Abstract 625: Low Endothelial Shear Stress Promotes the Differentiation of Early Atherosclerotic Lesions to Thin Cap Fibroatheromas
Objectives: Although atherosclerotic lesions develop in areas of low endothelial shear stress (ESS), the differentiaton of these lesions to thin cap fibroatheromas (TCFAs) has not been studied. We evaluated the hypothesis that arterial subsegments with very low ESS are those regions where early lesions become inflamed, acquire a fibrous cap and differentiate to TCFAs.
Methods: In 11 diabetic hyperlipidemic swine, IVUS-based geometrically correct 3D reconstruction of the coronary arteries was performed at baseline (wk 23) and follow up (wk 30). Baseline ESS was calculated using computational fluid dynamics, and minimally diseased subsegments of interest of 3 mm length were identified (n=142). Coronary arteries (n=31) were harvested at follow up and the subsegments of interest were stained histologically. Intima/media ratio, minimum fibrous cap thickness, lipid deposition (oil red O) and inflammation (CD45) were quantified. Atherosclerotic lesions were histopathologically classified into atheromas without evidence of fibrous cap (non-FCs, n=82) and TCFAs (n=60).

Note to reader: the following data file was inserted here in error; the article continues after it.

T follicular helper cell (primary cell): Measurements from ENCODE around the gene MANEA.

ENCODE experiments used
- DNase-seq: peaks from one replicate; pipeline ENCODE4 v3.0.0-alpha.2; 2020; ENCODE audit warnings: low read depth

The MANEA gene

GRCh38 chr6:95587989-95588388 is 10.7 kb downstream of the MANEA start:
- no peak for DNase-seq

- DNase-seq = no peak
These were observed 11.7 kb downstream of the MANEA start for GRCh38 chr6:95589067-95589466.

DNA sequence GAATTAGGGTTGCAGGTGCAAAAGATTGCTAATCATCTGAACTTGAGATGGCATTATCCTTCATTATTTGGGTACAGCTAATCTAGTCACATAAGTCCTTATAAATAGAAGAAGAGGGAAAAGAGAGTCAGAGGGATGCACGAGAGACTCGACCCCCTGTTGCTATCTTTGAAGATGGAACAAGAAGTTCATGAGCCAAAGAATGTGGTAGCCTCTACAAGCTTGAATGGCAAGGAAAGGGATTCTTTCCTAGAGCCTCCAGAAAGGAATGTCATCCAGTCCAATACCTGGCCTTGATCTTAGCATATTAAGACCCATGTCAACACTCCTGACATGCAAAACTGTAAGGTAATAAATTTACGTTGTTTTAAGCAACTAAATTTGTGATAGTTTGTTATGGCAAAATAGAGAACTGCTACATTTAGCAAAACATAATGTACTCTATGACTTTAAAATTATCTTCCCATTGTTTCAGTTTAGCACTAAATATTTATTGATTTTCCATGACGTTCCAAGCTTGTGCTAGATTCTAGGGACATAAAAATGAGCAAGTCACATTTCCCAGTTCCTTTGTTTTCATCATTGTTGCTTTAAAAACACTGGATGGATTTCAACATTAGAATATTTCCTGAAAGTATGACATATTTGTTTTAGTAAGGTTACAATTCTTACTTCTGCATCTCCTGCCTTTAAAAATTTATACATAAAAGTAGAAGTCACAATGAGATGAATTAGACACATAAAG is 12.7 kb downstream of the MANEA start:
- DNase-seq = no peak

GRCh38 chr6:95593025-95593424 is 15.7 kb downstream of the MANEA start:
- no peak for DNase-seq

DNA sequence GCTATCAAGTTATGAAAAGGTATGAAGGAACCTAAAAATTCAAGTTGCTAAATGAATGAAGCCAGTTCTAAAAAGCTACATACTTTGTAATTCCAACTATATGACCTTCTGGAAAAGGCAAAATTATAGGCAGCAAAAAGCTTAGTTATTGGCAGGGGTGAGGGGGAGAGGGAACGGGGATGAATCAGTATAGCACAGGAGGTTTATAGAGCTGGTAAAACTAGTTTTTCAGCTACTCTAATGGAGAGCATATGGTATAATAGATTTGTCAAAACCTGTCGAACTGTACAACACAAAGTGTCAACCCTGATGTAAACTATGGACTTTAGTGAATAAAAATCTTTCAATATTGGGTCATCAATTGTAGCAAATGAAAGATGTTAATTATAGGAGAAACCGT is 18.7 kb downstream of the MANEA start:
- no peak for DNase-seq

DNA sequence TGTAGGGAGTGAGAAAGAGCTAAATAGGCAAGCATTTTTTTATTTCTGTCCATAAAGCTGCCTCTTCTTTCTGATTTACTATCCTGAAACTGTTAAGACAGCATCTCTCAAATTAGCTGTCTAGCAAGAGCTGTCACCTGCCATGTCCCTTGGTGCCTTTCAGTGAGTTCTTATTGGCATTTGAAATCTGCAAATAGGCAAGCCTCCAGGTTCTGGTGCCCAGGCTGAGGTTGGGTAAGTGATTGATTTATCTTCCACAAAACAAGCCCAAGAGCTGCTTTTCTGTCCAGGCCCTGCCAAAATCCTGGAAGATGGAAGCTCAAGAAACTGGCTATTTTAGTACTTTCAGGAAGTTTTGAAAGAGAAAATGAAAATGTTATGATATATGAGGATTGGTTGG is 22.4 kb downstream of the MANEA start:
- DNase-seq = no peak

Results: TCFAs developed in subsegments with lower ESS as compared to non-FCs (0.9 vs. 1.2 Pa, p<0.01). Very low ESS (<0.5 Pa) was significantly associated with larger plaque size, increased lipid deposition, inflammatory cell infiltration (Fig A⇓) and fibrous cap thinning (Fig B⇓).
Conclusion: Subsegments with the lowest ESS are those regions where early lesions acquire fibrous cap, high-risk characteristics and differentiate to TCFAs. These findings suggest a basis for the identification of early lesions and stratification of their risk to evolve to TCFAs responsible for acute coronary syndromes.